How to Measure Brand Experiences
Understand how to financially and holistically measure brand experiences, and prove value for your organization
Demonstrating the business case for building brand experiences in the boardroom is a challenge even the most seasoned executives face. Being able to show how you will measure brand experiences with confidence and conviction is key.
This article will outline some simple and practical guidelines that will help you measure brand experiences, which will involve:
- Obtaining a baseline measurement that span employee, brand and financial metrics.
- Taking employee, brand and financial metrics at predetermined intervals.
Adopting this approach is important because it will help you to do the following:
- Demonstrate, in no uncertain terms, the value brand experiences deliver to your organization.
- Provide a more balanced and rounded approach because you'll be collecting short/long term, internal/external and hard/soft measures - this will help take any necessary pre-emptive action before financial performance suffers
Why you shouldn't focus purely on financial metrics
Chief Marketing Officers and other c-suite executives are often under pressure to deliver against short-term financial targets. These include sales, profit margins, earnings before tax depreciation and amortization. This is understandable; executives need to deliver financial returns to satisfy investors and other stakeholders with a financial interest in the company. But focusing purely on financial metrics is problematic because of the following:
1. Financial Metrics are Retrospective
It’s important to learn from the past, but those responsible for brand experiences cannot be guided by history alone. If last quarter’s sales are down, you can't do anything about that now.
This contrasts with employee and brand metrics which are forward-looking or ‘leading’ metrics. For example, if brand relevance or employee engagement scores dropped during the last quarter, it’s likely this will adversely affect financial metrics later down the line (all other things being equal).
The good news is that this ‘lag effect’ means brand and employee measures can act as a brand experience ‘crystal ball’, which can prompt pre-emptive action before financial performance suffers. For example, if brand relevance or employee engagement scores fall, there may be time to change things before that customer buys again, or that employee interacts with a customer.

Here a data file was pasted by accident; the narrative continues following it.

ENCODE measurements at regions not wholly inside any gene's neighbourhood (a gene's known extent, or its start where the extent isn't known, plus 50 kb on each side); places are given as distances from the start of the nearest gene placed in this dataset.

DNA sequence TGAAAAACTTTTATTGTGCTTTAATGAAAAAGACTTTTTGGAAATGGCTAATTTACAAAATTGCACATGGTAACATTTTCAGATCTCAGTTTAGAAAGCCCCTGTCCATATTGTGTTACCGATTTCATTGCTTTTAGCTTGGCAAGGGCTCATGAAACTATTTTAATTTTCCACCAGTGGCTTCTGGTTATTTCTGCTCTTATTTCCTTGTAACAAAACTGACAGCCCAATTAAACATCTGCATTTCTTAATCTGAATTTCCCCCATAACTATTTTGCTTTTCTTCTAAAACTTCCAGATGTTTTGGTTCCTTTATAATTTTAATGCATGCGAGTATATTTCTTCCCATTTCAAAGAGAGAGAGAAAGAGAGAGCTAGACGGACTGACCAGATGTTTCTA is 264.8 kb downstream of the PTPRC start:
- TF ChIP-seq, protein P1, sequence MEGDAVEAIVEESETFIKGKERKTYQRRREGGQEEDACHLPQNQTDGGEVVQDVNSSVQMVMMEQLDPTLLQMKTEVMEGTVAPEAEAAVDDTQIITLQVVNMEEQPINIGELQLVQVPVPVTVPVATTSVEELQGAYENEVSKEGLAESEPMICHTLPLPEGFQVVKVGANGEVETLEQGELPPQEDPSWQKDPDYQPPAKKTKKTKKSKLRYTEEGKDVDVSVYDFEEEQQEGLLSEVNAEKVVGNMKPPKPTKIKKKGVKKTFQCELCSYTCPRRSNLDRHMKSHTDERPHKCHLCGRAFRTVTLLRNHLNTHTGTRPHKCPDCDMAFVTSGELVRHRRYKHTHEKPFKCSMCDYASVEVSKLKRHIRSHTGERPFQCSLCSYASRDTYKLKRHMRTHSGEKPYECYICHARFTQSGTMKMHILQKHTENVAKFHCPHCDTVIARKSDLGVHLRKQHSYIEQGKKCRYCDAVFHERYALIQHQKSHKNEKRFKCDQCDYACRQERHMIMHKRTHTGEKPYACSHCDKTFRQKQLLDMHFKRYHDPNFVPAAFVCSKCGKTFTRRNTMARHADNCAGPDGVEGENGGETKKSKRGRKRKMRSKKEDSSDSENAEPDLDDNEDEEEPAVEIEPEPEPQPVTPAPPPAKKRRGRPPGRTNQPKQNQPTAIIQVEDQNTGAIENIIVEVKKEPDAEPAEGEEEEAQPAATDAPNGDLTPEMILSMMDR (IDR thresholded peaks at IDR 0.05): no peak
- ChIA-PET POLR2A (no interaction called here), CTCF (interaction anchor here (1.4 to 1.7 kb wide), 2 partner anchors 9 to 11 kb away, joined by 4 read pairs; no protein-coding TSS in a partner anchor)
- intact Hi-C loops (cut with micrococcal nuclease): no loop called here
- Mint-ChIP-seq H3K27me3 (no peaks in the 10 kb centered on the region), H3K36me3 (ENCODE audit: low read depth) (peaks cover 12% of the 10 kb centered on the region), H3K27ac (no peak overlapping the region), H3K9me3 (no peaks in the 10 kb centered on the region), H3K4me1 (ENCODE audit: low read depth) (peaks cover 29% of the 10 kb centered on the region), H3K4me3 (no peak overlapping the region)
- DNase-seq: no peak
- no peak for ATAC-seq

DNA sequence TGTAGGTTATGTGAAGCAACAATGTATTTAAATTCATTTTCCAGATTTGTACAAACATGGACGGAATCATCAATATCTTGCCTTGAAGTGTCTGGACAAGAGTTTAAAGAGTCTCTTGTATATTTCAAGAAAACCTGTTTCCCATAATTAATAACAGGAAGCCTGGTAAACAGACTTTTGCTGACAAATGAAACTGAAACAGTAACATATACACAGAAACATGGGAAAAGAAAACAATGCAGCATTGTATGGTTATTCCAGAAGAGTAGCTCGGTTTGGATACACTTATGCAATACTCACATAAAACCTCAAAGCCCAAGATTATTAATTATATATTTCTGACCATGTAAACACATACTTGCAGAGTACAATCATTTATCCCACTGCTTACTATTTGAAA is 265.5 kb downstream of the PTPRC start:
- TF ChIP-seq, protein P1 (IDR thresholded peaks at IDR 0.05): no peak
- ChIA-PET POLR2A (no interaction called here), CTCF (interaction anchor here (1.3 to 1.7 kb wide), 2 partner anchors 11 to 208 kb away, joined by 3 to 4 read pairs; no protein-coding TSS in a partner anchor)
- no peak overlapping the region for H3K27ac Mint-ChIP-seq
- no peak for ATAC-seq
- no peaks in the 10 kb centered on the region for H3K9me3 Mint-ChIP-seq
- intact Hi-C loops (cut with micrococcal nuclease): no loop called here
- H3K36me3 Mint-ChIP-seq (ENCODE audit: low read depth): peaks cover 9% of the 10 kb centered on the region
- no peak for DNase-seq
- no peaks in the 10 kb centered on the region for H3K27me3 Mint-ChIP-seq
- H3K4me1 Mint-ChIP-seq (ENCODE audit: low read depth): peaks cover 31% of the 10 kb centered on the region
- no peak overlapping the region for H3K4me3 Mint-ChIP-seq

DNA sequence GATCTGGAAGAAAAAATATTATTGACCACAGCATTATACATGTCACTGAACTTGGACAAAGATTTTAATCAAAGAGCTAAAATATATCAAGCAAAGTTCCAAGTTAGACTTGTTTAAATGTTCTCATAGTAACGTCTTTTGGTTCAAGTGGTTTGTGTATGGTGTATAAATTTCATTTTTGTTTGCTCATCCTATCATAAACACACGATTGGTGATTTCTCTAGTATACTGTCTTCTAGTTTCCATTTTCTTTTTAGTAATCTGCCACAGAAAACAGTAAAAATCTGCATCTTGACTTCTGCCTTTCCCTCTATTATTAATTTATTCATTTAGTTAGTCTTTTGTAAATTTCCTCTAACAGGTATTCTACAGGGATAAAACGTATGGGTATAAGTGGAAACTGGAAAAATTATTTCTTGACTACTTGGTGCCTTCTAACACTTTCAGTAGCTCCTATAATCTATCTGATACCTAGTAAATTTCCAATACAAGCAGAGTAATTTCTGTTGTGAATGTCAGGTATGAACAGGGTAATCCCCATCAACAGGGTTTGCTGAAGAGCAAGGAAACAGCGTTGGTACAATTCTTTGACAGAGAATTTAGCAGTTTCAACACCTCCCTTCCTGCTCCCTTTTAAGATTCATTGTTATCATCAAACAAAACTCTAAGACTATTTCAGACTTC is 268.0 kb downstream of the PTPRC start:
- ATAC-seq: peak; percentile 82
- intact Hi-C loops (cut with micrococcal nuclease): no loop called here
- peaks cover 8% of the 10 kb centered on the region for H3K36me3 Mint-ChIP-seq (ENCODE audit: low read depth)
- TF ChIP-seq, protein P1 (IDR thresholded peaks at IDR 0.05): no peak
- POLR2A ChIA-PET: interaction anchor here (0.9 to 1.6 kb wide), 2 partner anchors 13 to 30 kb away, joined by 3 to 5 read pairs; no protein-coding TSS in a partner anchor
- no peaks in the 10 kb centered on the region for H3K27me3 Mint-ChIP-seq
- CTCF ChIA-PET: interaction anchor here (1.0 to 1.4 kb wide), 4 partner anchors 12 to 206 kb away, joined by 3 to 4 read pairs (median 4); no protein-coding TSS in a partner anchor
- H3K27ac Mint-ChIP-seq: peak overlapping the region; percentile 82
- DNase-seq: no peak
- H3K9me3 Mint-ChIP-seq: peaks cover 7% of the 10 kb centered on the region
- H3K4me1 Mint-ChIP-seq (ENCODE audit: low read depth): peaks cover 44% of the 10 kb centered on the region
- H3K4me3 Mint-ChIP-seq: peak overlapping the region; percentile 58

2. Financial Metrics are Short Term
Even with advanced econometric models, it is hard to predict performance beyond a few quarters (at best). This perspective is diametrically opposed to the strategic mentality that needs to underpin brand experience building.
3. Financial Metrics Focus on ROI
Compared with short-term marketing activities such as sales promotion or an email marketing campaign, it is very difficult to directly attribute ROI (return on investment) to building brand experiences. The longer time horizons involved in building brand experiences blur the line of sight, and this doesn’t lend itself to ROI calculations.
The Benefits of Obtaining Employee, Brand and Financial Metrics
Instead of concentrating purely on financial metrics, it’s advisable to measure brand experiences through a holistic suite of baseline measures, build the experiences, then continue to measure again at predetermined intervals. Doing this will help you establish the benefits that your brand experience delivers. The measurements you obtain should span employee, brand and financial metrics, for example:
- Employee metrics include employee engagement, advocacy, relative satisfaction and wellbeing.
- Brand metrics encompass relevance, relative satisfaction and/or price premiums you can control.
- Financial metrics include data such as sales or profit margins.
Adopting a more holistic approach to measuring brand performance means your efforts will be more balanced and rounded because they will include:
- Hard (financial) and soft (brand/employee) metrics.
- Internal (employee) ad external (brand and financial) metrics.
- Short (financial) and long-term (brand/employee) metrics.
This is important because one often compensates for the other. Once you have three sets of data you’ll then be able to explore cause and effect relationships. This is powerful because:
- Employee metrics drive brand metrics, brand equity and your employer brand (and vice versa).
- Employee metrics drive financial metrics.
- Brand metrics drive financial metrics.
The relationships between employee, brand and financial metrics is nuanced and complex. To think every company or even every market is shaped by the same dynamics and measurement would confuse simplicity with simplification.
To solve this, it’s best to identify a small number of key metrics relevant to your organization, explore their relationship with key financial metrics, monitor, learn and iterate where necessary.
However, don’t lose sight of the overarching approach. If you want to understand how to drive financial performance of the brand experiences you build, start with carefully selected employee and brand measures and focus your efforts there; if these improve then your financial metrics will follow. Equally, the good news is that if the employee and/or brand metrics drop, you still have time to rectify the situation before they adversely affect financial performance.
And this is where the real beauty of taking a measured approach to measuring brand performance lies.